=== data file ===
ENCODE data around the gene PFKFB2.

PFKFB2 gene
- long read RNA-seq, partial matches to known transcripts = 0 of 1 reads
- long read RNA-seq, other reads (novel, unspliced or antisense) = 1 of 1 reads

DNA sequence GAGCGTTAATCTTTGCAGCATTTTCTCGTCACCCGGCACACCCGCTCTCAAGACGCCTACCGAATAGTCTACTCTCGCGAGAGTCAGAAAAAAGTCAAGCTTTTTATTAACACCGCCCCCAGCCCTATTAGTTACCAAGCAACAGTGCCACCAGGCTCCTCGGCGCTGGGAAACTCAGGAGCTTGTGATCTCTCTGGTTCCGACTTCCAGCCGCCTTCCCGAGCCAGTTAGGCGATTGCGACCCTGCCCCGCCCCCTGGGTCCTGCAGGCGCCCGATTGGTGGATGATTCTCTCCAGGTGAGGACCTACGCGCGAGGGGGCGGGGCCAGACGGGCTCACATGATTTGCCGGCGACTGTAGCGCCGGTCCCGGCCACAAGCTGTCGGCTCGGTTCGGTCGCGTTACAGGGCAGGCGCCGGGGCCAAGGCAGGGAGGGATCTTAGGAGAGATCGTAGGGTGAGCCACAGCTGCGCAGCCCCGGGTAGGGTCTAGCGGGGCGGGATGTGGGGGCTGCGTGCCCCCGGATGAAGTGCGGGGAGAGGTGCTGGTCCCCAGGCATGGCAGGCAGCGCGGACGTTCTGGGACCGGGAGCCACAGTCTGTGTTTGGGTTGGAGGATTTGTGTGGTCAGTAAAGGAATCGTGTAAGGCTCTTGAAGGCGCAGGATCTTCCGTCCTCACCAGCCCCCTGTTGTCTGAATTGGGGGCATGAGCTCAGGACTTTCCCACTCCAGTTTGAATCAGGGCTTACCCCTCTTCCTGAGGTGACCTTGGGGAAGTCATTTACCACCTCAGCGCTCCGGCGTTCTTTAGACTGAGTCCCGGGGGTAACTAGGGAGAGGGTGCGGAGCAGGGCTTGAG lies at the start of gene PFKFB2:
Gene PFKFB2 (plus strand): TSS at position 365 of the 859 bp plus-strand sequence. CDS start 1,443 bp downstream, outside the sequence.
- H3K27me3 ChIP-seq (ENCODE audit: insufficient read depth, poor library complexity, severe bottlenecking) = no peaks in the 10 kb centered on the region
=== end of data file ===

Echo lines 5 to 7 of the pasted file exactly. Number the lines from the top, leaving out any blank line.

DNA sequence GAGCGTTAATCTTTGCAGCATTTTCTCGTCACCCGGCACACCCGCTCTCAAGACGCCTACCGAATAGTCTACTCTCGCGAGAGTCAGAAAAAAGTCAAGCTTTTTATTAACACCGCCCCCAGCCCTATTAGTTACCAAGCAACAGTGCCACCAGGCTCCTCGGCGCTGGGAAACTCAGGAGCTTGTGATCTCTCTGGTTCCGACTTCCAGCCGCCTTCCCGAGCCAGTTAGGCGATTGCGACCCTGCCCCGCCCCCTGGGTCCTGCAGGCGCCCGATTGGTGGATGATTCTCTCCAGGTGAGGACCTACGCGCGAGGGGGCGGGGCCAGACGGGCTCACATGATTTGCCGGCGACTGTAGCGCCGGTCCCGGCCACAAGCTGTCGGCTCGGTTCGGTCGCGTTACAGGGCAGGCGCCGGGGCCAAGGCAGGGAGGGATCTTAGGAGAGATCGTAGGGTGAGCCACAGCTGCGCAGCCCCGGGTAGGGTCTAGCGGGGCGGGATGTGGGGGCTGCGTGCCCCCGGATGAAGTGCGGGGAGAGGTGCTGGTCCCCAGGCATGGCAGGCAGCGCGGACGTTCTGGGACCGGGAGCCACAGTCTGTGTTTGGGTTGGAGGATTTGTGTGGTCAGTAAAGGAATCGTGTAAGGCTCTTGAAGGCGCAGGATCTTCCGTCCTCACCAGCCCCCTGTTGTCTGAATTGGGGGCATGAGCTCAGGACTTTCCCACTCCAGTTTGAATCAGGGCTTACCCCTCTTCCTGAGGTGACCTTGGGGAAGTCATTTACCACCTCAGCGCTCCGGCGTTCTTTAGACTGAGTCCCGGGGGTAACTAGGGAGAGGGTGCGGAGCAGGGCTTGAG lies at the start of gene PFKFB2:
Gene PFKFB2 (plus strand): TSS at position 365 of the 859 bp plus-strand sequence. CDS start 1,443 bp downstream, outside the sequence.
- H3K27me3 ChIP-seq (ENCODE audit: insufficient read depth, poor library complexity, severe bottlenecking) = no peaks in the 10 kb centered on the region